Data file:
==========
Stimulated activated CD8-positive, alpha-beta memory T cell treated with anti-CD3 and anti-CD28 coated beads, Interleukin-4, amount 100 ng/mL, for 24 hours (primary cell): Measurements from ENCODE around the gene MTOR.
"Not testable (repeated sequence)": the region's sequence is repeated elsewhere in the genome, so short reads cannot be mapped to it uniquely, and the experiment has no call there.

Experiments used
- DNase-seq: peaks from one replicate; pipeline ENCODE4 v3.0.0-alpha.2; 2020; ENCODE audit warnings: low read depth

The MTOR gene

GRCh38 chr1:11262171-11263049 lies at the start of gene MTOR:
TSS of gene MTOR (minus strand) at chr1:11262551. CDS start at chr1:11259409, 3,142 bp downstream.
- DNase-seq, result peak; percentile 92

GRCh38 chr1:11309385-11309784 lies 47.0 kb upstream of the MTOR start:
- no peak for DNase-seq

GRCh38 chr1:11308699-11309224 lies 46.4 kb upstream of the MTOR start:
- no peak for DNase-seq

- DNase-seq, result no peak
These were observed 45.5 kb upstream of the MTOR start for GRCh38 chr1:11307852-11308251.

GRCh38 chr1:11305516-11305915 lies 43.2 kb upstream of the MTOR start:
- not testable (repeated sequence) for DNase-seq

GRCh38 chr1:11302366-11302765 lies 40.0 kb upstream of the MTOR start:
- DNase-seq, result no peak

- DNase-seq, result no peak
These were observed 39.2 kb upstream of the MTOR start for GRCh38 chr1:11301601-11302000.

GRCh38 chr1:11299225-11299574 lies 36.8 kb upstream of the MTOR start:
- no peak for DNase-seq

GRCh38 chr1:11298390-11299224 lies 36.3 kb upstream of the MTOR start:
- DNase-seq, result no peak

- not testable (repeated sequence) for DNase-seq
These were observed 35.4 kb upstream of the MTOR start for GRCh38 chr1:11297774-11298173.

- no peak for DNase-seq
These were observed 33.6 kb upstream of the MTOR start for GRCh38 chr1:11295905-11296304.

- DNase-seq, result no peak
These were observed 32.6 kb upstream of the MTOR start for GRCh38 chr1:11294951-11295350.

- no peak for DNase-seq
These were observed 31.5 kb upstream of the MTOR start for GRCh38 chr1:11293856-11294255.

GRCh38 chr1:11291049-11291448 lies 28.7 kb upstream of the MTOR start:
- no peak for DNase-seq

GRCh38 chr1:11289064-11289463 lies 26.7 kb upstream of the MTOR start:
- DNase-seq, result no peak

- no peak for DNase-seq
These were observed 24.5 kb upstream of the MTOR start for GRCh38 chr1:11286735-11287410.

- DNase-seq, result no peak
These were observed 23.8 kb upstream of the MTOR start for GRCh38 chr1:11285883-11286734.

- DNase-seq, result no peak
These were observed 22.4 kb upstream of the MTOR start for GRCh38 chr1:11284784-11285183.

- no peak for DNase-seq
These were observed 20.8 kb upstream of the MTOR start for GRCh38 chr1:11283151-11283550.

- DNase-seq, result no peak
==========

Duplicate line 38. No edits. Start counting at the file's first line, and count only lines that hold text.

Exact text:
These were observed 24.5 kb upstream of the MTOR start for GRCh38 chr1:11286735-11287410.